Cyber fraud more than just a policing issue: QUT criminologist
A new book on the international explosion of cyber fraud compares the policing practices of Australia with other countries and concludes that despite leading the way in the use of financial intelligence, we can do better.
Cyber Frauds, Scams and their Victims, written by Dr Cassandra Cross from QUT's School of Justice and Professor Mark Button, Director of the Centre for Counter Fraud Studies at the Institute of Criminal Justice Studies, University of Portsmouth, UK, has just been published by Routledge.
"The recent Targeting Scams report from the Australian Competition and Consumer Commission (ACCC) on scam activity 2016 revealed Australians lost $300 million to fraud that year and 40 per cent of that was from online scams," Dr Cross said.
"Alarmingly the number of scams reported to Scamwatch was up 47 per cent on 2015 with dating and romance scams leading the way and a third of those scams were initiated through social media.
"Each statistic represents a victim – that's the human face of fraud we must acknowledge.
"The ACCC report also found emerging trends in 2016 included increasing scams through social media. Sextortion, for example, utilises social media to gain access to victims and is another form of blackmail.
"Fortunately Australia is one of the few countries in the world using financial intelligence to fight these crimes. Authorities are able to identify potential fraud through transaction information with high risk West African countries and people are then warned about it by the police or the ACCC."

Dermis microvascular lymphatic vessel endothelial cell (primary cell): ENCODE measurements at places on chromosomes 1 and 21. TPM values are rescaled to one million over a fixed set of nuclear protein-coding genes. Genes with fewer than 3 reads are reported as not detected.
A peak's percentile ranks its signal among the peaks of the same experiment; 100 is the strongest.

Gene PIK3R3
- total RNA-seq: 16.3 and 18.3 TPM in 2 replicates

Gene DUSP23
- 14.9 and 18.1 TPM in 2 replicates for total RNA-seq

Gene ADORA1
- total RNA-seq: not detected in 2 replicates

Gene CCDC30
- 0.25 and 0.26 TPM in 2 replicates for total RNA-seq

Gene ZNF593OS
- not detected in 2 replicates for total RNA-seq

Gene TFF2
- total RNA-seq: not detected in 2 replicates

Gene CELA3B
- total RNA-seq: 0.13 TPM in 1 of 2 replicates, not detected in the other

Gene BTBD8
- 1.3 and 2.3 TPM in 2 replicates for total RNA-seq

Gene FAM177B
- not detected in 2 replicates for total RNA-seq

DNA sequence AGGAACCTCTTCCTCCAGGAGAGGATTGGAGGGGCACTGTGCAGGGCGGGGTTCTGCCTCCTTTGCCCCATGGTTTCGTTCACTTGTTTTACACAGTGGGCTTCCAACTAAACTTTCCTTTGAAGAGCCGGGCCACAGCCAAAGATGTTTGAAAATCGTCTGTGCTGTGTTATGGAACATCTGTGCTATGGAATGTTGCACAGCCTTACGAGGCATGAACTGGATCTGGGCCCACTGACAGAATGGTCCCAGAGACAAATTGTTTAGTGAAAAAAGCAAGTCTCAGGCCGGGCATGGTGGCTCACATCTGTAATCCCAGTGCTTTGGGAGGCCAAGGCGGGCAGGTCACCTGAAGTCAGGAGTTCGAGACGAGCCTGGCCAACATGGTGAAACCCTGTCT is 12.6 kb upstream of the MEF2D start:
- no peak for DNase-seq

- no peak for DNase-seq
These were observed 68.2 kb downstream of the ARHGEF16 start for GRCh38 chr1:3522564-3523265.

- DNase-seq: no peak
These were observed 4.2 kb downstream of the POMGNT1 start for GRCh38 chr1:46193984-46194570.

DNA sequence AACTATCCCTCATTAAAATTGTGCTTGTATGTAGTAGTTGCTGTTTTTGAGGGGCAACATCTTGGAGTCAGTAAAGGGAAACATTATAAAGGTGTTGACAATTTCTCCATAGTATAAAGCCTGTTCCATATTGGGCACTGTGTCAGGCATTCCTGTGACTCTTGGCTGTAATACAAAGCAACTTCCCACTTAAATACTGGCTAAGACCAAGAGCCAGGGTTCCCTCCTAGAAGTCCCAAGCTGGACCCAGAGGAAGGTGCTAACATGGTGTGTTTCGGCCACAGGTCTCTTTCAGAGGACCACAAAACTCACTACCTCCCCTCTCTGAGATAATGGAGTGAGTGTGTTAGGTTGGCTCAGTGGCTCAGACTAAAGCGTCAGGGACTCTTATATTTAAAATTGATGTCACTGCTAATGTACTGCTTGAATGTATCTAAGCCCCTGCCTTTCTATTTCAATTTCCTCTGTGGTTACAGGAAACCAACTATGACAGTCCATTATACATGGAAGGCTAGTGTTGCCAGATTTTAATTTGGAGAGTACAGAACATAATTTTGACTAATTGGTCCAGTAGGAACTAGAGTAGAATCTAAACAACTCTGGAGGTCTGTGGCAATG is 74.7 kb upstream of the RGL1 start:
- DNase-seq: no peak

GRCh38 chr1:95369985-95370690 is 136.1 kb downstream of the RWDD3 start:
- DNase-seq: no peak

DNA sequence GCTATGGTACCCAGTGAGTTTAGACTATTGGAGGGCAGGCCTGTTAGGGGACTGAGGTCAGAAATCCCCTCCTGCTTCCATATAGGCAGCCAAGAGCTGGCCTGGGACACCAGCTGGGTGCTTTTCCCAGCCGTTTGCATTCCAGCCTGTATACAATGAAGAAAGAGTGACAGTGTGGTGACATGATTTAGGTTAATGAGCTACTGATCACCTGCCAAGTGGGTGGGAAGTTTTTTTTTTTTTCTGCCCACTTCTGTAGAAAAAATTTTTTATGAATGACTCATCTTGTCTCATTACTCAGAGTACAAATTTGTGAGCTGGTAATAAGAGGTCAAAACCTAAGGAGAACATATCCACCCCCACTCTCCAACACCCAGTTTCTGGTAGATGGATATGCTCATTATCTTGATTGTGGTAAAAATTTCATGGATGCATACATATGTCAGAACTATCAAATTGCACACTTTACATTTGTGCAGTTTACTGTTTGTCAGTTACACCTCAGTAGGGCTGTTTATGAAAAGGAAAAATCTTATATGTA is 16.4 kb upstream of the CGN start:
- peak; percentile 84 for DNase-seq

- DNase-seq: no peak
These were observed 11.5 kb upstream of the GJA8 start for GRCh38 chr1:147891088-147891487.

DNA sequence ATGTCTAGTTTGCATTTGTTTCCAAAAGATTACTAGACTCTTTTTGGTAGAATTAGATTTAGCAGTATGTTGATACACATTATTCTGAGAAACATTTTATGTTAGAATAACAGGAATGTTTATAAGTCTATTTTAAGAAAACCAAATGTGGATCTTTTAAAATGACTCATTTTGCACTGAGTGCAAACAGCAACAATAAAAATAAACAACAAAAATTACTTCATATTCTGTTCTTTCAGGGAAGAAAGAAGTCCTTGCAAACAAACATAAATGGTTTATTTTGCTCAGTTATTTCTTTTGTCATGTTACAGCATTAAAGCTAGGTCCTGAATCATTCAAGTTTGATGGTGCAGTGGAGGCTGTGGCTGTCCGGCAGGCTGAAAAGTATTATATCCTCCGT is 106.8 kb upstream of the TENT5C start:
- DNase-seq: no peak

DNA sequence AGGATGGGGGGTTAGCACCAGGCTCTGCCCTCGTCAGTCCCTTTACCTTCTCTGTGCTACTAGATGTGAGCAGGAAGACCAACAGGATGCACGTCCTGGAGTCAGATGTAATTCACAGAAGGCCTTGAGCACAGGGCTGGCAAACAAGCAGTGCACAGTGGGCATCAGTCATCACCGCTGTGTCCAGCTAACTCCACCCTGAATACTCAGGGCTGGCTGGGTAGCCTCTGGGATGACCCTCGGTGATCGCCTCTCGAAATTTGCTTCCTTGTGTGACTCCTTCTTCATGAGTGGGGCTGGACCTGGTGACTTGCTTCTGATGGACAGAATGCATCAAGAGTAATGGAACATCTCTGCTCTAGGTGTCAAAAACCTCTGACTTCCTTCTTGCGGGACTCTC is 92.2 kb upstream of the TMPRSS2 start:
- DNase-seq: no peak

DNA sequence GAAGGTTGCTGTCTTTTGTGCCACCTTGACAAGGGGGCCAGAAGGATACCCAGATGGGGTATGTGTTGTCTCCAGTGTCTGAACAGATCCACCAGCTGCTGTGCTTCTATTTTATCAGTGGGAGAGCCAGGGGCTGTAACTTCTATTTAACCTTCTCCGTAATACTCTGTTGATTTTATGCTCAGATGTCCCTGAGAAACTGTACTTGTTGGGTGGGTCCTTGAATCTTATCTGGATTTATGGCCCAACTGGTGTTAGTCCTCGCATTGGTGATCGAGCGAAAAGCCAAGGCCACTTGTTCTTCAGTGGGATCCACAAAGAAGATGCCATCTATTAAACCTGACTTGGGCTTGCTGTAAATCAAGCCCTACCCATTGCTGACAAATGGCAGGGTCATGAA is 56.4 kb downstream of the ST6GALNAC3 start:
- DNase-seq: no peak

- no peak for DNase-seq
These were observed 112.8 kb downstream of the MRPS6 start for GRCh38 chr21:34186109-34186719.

Dr Cross said Australia does lag behind other countries when it comes to supporting victims of online scams and fraud.
"Overseas, the Canadian Anti-fraud Centre runs a volunteer program in which seniors make regular calls to older fraud victims to make sure they are okay," Dr Cross said.
"I would love to see something like that in Australia. We also need more collaboration between agencies. Cyber fraud is not just a policing issue though.
"Cyber fraud poses many unique challenges in being able to respond to victims in a satisfactory way. Police and other government agencies, banks, consumer protection organisations, community groups, remittance agencies and the private sector need to work together to fight it."
Cyber Frauds, Scams and their Victims examines how the technological revolution has created a smorgasbord of new opportunities for a wide variety of crimes which can be perpetrated on an industrial scale.
"Crimes traditionally committed in an offline environment are being transitioned to an online environment. Our book uses case studies to explore the types, perpetrators and victims of cyber frauds," Dr Cross said.
It covers the most common types of cyber fraud and scams, victim selection techniques and perpetration strategies of fraudsters, the impact of fraud upon victims and current approaches for policing, punishing and preventing cyber frauds and scams.
The book has been welcomed by Detective Chief Superintendent David Clark, Head of Economic Crime, City of London Police, who describes it as a much-needed publication drawing together a body of evidence that shines the light on the devastating phenomenon of cyber fraud.
"Professor Button and I argue for a greater need to understand and respond to cyber fraud and scams in a more effective and victim-centred manner. It is aimed at students, researchers and professionals engaged in the field of cyber-crime, victimology and international fraud," Dr Cross said.
View Dr Cross' recent TEDxQUT talk Online fraud: It could never happen to me?
QUT is part of a national collaborative group of five major Australian universities that form the ATN (Australian Technology Network of Universities).
Amanda Weaver, QUT Media, 07 3138 9449, [email protected]
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